Record-breaking beatboxer SK Shlomo is launching a huge project to help kids, and raise money for NHS Charities Together – teaming up with The North Wall, Pegasus and Cornerstone theatres to get Oxfordshire families involved.
“Kids are probably wilder. They really know how to rock out” SK Shlomo
The critically acclaimed world-champion beatboxer who has collaborated with Bjork, Ed Sheeran and Lily Allen, played at Glastonbury and broken world records with his jaw-dropping vocal gymnastics, is bringing you Homeskool Beatbox Adventures – a weekly livestreamed interactive show for kids and their families.
Every Thursday at 2pm families around the world can learn new vocal skills from SK Shlomo, and last week’s first streaming garnered an audience of around 30,000.
So who is SK Shlomo? Beatboxing since he was a child, aged 18 he started touring and was almost immediately propelled onto some of the biggest stages in the world from Edinburgh Fringe to Glastonbury, playing with the likes of Rudimental, Damon Alburn and Jarvis Cocker.
“It’s OK to feel sad when you lose someone, to tell people that you aren’t OK, and to take some time out to look after yourself. But yes we had some bad news this week. We lost someone, so it is a sad time for lots of people.”
After having children aged 27, he changed his act to encompass a younger audience and Shlomo’s Beatbox Adventures For Kids was born which toured 160 shows last year, including a night at The Albert Hall, and was a massive success.
With a full 2020 summer tour planned, SK Shlomo has now turned his attention to live-streaming his act.
So are adults and children totally different audiences? “Children are much more honest if they don’t like something which helps fine tune what you do, and they really know how to let their hair down so kids are probably wilder,” he grins. “They really know how to rock out.
“for every inch you put into your show, you have to put the same amount into self care”
“But the shows themselves aren’t that different. I take out the swearing but to be honest the virtual show is as much for parents as it is for their kids. It’s designed for families to do together, but the vibe is the same and I think that’s the secret to its success.”
And to perform? “Well you still have to have all your wits about you and I experience the same feeling of elation and exhaustion afterwards, but instead of going back to my dressing room afterwards and finding my way home, I just go out into the garden and play with my kids, which is quite surreal.”
And yet SK is still bemused about the show’s rocketing success: “Well it’s a bit like Joe Wicks isn’t it? It’s an historic moment. I think it’s about riding the wave and being in the right place at the right time.”
Not that this has always stood SK Shlomo in good stead. He’s been very open about his depression – taking two years off to deal with it.
“At the beginning I poured everything I had into my work and sacrificed everything else. It was a really unhealthy relationship and really affected my mental health,” he says.
“But now I know the signs and for every inch you put into your job or new show, you have to put the same amount into self care.
“I have no regrets. Everything that’s happened has made me who I am and got me here. I just have to look after myself.”
Having lost friends in the current pandemic, SK is currently extra vigilant. “It’s OK to feel sad when you lose someone instead of blaming yourself in some way, to tell people that you aren’t OK and to take some time out to look after yourself,” he says. “But yes we had some bad news this week. We lost someone, so it is a sad time for lots of people.”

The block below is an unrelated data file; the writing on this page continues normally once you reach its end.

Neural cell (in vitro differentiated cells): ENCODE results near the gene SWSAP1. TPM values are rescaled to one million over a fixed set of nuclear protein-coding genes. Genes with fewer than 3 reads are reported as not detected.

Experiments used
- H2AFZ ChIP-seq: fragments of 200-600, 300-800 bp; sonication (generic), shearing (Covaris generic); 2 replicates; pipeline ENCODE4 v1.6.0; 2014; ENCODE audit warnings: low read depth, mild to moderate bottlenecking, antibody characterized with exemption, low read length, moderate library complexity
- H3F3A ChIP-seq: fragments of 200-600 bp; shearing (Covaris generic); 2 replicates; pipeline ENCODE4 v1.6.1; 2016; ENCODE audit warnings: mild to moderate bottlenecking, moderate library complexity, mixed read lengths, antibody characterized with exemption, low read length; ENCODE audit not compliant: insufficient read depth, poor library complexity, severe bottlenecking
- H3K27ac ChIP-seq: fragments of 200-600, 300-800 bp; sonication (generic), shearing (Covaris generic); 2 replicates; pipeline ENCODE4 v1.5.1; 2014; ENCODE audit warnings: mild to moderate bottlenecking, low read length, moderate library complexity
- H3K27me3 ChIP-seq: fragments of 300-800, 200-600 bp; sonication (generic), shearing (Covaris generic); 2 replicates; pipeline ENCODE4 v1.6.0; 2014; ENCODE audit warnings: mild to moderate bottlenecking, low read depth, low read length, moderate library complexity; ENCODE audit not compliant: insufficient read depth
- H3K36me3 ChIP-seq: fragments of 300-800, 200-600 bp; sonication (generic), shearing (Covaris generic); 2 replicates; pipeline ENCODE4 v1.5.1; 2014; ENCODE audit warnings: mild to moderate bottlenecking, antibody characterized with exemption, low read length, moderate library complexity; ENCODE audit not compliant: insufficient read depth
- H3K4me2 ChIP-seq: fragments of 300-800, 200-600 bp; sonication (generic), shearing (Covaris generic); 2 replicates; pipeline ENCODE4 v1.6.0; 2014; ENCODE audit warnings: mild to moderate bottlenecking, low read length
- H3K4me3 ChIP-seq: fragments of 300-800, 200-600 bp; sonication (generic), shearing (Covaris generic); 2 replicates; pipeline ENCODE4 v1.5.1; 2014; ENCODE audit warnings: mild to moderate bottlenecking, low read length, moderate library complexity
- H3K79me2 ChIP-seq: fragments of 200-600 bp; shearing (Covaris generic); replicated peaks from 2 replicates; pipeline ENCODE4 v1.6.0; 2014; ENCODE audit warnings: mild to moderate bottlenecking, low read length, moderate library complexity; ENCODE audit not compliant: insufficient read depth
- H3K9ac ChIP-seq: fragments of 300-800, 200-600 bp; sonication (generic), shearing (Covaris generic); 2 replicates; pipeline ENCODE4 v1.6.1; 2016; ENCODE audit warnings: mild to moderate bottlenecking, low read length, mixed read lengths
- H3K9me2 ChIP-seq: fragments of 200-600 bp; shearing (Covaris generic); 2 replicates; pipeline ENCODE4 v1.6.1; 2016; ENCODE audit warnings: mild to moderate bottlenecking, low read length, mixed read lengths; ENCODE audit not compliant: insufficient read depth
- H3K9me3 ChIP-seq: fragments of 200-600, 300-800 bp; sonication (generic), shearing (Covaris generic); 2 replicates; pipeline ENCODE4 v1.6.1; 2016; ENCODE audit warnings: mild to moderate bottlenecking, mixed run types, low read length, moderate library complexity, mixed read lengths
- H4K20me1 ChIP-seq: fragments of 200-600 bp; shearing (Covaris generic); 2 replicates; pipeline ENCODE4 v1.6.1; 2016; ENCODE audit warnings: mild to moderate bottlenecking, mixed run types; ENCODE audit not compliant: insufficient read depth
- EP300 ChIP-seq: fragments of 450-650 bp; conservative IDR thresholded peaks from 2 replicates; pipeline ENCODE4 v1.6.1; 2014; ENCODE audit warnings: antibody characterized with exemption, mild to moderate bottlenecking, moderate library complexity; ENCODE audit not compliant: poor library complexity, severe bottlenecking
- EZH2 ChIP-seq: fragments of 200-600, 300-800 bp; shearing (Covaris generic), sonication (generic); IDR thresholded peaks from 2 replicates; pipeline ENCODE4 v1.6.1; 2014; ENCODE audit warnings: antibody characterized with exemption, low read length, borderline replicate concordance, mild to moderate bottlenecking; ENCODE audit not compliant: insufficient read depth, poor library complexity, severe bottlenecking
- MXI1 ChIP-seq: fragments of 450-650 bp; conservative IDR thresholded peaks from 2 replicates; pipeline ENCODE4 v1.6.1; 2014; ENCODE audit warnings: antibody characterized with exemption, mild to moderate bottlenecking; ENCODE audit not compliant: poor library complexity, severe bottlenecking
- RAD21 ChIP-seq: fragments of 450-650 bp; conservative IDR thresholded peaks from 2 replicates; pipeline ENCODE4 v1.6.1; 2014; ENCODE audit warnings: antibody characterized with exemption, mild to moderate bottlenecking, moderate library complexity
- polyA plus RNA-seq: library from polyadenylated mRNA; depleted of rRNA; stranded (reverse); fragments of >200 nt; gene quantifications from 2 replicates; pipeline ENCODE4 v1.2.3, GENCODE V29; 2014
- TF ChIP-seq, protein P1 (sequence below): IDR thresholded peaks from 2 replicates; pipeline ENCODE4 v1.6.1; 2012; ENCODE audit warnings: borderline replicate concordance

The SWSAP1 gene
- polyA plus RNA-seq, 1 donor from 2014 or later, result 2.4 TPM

“So this is a show about believing in yourself,” he adds. “Finding confidence in your own voice is extremely empowering. That’s even more important when so many of us are feeling disconnected – we don’t know how we can help the world. This project can bring people together, connect the world up and raise funds for the heroes on the frontline who we appreciate so much.”
Instead he wants to teach families in quarantine how to become Superstar Beatboxers and has set up a JustGiving campaign to try to raise £2500 for NHS Charities Together in the process.
Each Thursday SK Shlomo will set families creative challenges to raise money by sharing performance videos of their new skills using the hashtag #beatboxadventures. Over the course of the six weeks, the Homeskool Beatbox Adventures community will create an anthem of their own, with its own music video featuring hundreds of families worldwide singing, beatboxing and performing together to celebrate music and to support the frontline workers on whom we all rely so much during this difficult time.
As for beatboxing he says: “It’s just the way I express myself and I’d really like to teach others. They don’t have to be the best in the world or always get it right, but this is about having some fun, learning something new and helping you to feel alive.
“I want my audience to make some noise and to really capture their imaginations.”
So what can people expect? “I do a bit of virtuoso beatboxing and then break it down and get my audience to have a go and join in. People love it and the feedback has been amazing so we will see what happens this week!
“Other than that, when this is all over we will be back on the road to see everyone in Oxfordshire.”
Shlomo will also be joined by one of his talented friends each episode including Bastille, KT Tunstall, Bill Bailey, Basement Jaxx, Jason Mraz and BBC Radio 1’s Dr Radha.
To take part, live every Thursday at 2pm, visit www.beatboxadventures.com or via Facebook Live on Shlomo, The North Wall’s Facebook pages https://www.facebook.com/thenorthwall, the Cornerstone’s Facebook page and Pegasus Theatre’s Facebook page https://www.facebook.com/PegasusOxford/ and The Theatre Chipping Norton https://www.facebook.com/ChippingNortonTheatre
The show is suitable for any kids aged 4-14 and their grownups